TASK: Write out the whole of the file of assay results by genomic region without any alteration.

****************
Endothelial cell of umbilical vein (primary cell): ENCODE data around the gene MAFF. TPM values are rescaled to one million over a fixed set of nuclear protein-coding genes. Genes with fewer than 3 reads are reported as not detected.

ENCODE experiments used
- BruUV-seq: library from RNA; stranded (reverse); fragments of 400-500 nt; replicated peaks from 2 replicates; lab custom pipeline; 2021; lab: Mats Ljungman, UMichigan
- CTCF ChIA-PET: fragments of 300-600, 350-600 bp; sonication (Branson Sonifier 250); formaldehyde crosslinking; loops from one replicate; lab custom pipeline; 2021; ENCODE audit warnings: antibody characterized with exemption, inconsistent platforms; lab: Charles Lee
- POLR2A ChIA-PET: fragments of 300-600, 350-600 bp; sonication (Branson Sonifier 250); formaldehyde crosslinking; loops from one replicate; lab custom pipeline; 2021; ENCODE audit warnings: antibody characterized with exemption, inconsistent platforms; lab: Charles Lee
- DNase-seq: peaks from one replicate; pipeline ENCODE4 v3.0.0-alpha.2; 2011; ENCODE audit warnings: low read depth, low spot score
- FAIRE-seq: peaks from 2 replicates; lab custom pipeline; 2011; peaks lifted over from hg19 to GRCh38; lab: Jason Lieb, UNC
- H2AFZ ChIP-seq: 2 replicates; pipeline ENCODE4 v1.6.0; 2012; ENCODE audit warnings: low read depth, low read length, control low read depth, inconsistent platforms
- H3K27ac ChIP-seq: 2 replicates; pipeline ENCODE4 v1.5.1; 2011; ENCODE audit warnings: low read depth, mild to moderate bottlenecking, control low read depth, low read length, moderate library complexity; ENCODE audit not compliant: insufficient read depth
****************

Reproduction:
Endothelial cell of umbilical vein (primary cell): ENCODE data around the gene MAFF. TPM values are rescaled to one million over a fixed set of nuclear protein-coding genes. Genes with fewer than 3 reads are reported as not detected.

ENCODE experiments used
- BruUV-seq: library from RNA; stranded (reverse); fragments of 400-500 nt; replicated peaks from 2 replicates; lab custom pipeline; 2021; lab: Mats Ljungman, UMichigan
- CTCF ChIA-PET: fragments of 300-600, 350-600 bp; sonication (Branson Sonifier 250); formaldehyde crosslinking; loops from one replicate; lab custom pipeline; 2021; ENCODE audit warnings: antibody characterized with exemption, inconsistent platforms; lab: Charles Lee
- POLR2A ChIA-PET: fragments of 300-600, 350-600 bp; sonication (Branson Sonifier 250); formaldehyde crosslinking; loops from one replicate; lab custom pipeline; 2021; ENCODE audit warnings: antibody characterized with exemption, inconsistent platforms; lab: Charles Lee
- DNase-seq: peaks from one replicate; pipeline ENCODE4 v3.0.0-alpha.2; 2011; ENCODE audit warnings: low read depth, low spot score
- FAIRE-seq: peaks from 2 replicates; lab custom pipeline; 2011; peaks lifted over from hg19 to GRCh38; lab: Jason Lieb, UNC
- H2AFZ ChIP-seq: 2 replicates; pipeline ENCODE4 v1.6.0; 2012; ENCODE audit warnings: low read depth, low read length, control low read depth, inconsistent platforms
- H3K27ac ChIP-seq: 2 replicates; pipeline ENCODE4 v1.5.1; 2011; ENCODE audit warnings: low read depth, mild to moderate bottlenecking, control low read depth, low read length, moderate library complexity; ENCODE audit not compliant: insufficient read depth